Engaging people with wildlife they may never see up close is a challenge, but a challenge that GWC Communications Director Robin Moore embraces. Moore, an internationally acclaimed nature photographer, says photography plays a vital role in opening people’s eyes to the wonder of the planet.
On Nov. 15, Moore will be sharing his stories about the intersection between photography and conservation at the International League of Conservation Photographers’ WILDspeak, in Washington, D.C. His presentation, called “Back from the Brink: Frogs in Haiti” will focus on the Search for Lost Frogs initiative, and a program he co-founded called Frame of Mind, which uses photography and storytelling to help connect Haitian youths with their natural and cultural worlds.
Ahead of WILDspeak, we highlight four of Moore’s stunning photos, with his description of the incredible stories behind them:
The Vanishing. “I wanted to capture one image that could represent the disappearance of amphibians around the world without simply depicting dead frogs. I had this image in my head, but capturing it was another story entirely. Earlier this year I spent eight days in Cocobolo Nature Reserve in Panama, and I knew this would be an opportunity to experiment with different techniques. After many failed attempts and several cloudy nights, my final night in Panama was clear, and one of our team had found an Amazon Gladiator Frog—a wonderful and large frog. I set up my tripod, clicked on my fisheye lens, moved within inches of the frog, set my flash on a light stand behind me (far back so that it wouldn’t be picked up by the fisheye lens). I then focused on the frog and triggered a 30-second exposure. As soon as the flash had effectively frozen the frog in the frame, I twisted the focus ring on my lens to infinity, ensuring that the Milky Way would now be in focus. During the 30-second exposure the frog moved, giving it a ghostly appearance in the final image—a metaphor for the disappearance of frogs—and I captured an image that was as close to the one in my head as I knew I would get.”
Lost and Found. “Conservationists believed the Variable Harlequin Frog of Costa Rica had succumbed to extinction at the hands of a rampaging fungus sweeping throughout Central America before its remarkable rediscovery in 2003. Its reappearance inspired a global search for lost amphibians, which culminated in my book called In Search of Lost Frogs. As I was writing this book, I realized that in order to bring the story full circle, I needed to travel to Costa Rica to find and photograph the harlequin frog. The location of the frog was—I quickly discovered—shrouded in secrecy, but I eventually found somebody willing to help me locate one of only two known populations. Two flights, a boat ride and a drive in a rental car into the clouds along narrow, windy roads brought me to an area that looked like the lost world, where I would begin my search for the frog. A low blanket of cloud and air heavy with the threat of rain did not bode well for my search, and I felt the uncertainty tying a knot in my stomach. It felt a long way to come to not find a frog. Nonetheless, I followed my guide to a river, and we picked our way up the bank, scouring rocks and nooks for a flash of yellow or orange. The appearance of this frog felt, at first, like a trick of the imagination. But as I drew closer my brain caught up and I realized I was face to face with the iconic frog. My camera, which had succumbed to the humidity a few days earlier, started working long enough for me to capture this wide angle close up of the frog in its habitat.”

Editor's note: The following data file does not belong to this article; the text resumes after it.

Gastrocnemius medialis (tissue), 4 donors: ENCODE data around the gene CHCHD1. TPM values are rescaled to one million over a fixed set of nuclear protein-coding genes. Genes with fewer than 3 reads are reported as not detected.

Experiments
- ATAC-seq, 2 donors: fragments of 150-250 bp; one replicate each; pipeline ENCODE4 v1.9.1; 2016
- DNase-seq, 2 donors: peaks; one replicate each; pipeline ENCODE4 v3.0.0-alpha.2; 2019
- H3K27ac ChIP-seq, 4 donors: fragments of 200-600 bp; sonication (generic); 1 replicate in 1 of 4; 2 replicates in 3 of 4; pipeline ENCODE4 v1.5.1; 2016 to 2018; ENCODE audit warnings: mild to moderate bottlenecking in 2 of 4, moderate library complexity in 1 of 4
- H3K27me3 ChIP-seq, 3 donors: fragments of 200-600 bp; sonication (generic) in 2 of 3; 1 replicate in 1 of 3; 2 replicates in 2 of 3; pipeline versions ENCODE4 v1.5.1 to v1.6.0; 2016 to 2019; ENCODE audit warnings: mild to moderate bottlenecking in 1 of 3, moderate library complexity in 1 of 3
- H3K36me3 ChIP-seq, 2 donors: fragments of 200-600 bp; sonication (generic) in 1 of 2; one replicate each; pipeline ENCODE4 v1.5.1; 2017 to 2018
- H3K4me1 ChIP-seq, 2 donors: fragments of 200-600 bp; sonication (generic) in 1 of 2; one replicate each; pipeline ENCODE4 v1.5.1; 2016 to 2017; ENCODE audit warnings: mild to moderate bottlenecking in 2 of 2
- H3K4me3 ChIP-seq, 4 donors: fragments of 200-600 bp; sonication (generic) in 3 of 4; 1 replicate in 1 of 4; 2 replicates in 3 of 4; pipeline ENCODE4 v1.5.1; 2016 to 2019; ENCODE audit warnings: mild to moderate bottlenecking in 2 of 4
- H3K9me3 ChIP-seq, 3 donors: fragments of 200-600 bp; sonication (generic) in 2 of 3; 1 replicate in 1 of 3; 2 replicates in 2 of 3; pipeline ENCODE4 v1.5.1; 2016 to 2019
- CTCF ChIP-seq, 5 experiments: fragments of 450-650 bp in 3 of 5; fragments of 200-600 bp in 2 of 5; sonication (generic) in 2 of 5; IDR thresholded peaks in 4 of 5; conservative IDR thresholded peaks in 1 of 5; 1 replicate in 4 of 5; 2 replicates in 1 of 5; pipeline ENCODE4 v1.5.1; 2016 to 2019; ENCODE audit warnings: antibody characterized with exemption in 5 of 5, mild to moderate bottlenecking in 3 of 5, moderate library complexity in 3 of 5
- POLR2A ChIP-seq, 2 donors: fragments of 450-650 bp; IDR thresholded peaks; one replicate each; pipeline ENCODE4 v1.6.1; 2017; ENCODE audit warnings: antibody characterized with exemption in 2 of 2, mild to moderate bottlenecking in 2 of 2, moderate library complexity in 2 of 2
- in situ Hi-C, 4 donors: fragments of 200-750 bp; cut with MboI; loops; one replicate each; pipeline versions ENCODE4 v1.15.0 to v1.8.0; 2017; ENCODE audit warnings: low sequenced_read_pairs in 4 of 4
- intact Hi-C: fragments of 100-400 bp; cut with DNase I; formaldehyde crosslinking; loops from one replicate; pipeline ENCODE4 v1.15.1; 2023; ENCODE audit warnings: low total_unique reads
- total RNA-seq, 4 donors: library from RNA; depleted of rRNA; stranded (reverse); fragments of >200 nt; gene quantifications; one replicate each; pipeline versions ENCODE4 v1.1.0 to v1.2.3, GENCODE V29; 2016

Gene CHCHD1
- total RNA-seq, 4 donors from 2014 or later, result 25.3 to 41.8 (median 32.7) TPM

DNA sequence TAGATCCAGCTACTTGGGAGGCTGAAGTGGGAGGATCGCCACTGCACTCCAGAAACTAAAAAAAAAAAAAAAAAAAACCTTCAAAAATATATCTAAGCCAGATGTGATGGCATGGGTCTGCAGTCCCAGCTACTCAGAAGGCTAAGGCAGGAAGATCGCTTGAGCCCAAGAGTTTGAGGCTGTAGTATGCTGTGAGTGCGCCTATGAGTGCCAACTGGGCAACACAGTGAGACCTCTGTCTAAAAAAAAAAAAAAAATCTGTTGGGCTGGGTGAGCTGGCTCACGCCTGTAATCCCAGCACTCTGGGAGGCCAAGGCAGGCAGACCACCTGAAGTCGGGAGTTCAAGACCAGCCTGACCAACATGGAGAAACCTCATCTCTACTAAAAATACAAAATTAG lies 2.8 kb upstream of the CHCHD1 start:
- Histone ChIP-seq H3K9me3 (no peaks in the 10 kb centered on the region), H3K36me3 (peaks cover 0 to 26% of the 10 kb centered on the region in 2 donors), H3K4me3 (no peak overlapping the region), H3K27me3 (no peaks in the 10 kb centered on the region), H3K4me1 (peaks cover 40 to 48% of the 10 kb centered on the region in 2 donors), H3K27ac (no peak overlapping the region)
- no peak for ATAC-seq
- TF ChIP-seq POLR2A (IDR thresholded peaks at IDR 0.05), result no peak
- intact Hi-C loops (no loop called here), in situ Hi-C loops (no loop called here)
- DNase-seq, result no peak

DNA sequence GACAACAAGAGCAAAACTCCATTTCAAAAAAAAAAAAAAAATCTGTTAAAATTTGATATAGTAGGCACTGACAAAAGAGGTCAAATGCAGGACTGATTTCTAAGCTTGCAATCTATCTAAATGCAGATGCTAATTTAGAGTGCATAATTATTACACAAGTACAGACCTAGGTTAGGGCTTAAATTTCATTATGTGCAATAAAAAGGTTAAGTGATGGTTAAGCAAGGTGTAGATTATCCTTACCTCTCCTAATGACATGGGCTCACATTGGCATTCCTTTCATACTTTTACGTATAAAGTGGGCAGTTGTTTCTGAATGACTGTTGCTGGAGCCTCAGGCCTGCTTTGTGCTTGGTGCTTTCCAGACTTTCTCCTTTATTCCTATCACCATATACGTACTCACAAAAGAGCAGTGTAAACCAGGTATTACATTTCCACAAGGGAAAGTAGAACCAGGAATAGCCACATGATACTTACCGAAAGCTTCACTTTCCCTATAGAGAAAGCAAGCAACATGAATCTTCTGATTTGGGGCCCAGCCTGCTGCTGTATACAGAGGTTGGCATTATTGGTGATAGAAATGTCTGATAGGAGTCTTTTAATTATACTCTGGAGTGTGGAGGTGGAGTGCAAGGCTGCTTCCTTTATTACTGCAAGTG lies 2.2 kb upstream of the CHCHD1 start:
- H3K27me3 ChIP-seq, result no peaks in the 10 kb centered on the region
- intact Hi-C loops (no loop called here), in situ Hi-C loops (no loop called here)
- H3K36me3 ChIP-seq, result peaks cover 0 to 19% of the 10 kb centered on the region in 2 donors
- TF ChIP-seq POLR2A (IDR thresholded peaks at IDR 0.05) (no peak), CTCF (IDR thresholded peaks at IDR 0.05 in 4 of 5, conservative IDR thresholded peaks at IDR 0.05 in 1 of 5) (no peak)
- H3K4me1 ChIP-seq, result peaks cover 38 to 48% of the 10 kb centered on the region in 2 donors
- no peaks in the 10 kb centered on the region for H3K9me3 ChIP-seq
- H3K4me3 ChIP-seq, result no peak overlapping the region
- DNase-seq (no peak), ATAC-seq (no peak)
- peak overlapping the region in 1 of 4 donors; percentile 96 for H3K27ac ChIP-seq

Say it with Iguanas. “When the Jamaican Iguana was rediscovered in 1990 after four decades without trace, it received the dubious honor as being one of the rarest lizards in the world. The iguana has been brought back from the brink of extinction in what has been hailed as one of the most inspiring species conservation success stories. And so it was with great alarm that I learned, in early 2014, of the Jamaican government’s plan to allow a massive transshipment port to be built in the heart of the Portland Bight Protected Area, the last stronghold for the iguana. Over the course of a year and a half I traveled twice to Jamaica to capture images and video to shine the spotlight on the issue. I tried to time my second visit to coincide with the hatching of iguanas so that I could photograph one of the local iguana technicians, Booms, with a handful of iguanas. The biggest challenge was predicting the exact week that the iguanas—which hatch en masse over a matter of days—would emerge from the ground. Months of preparation and careful calculation paid off, as my week in Jamaica coincided with hatching week, and I managed to get this shot of young iguanas, just hours old, that Booms was collecting for a head-starting program.”
Inextricably Linked. “It’s impossible to protect frogs, iguanas and other creatures without working with the people that share their homes. Only by finding shared values can we together paint a picture of a joint vision of a more prosperous future. In Haiti, the fate of the frogs and the local people are so inextricably linked to the health of the ecosystems that supply such basic needs as clean water and food. In Haiti, we have used photography and storytelling to help young Haitians view the natural world on their doorstep through a new lens. Whilst running a workshop with a group of youth I saw this girl near Parc La Visite trying to collect water from a denuded hillside—the scene spoke to our reliance on healthy ecosystems to thrive.”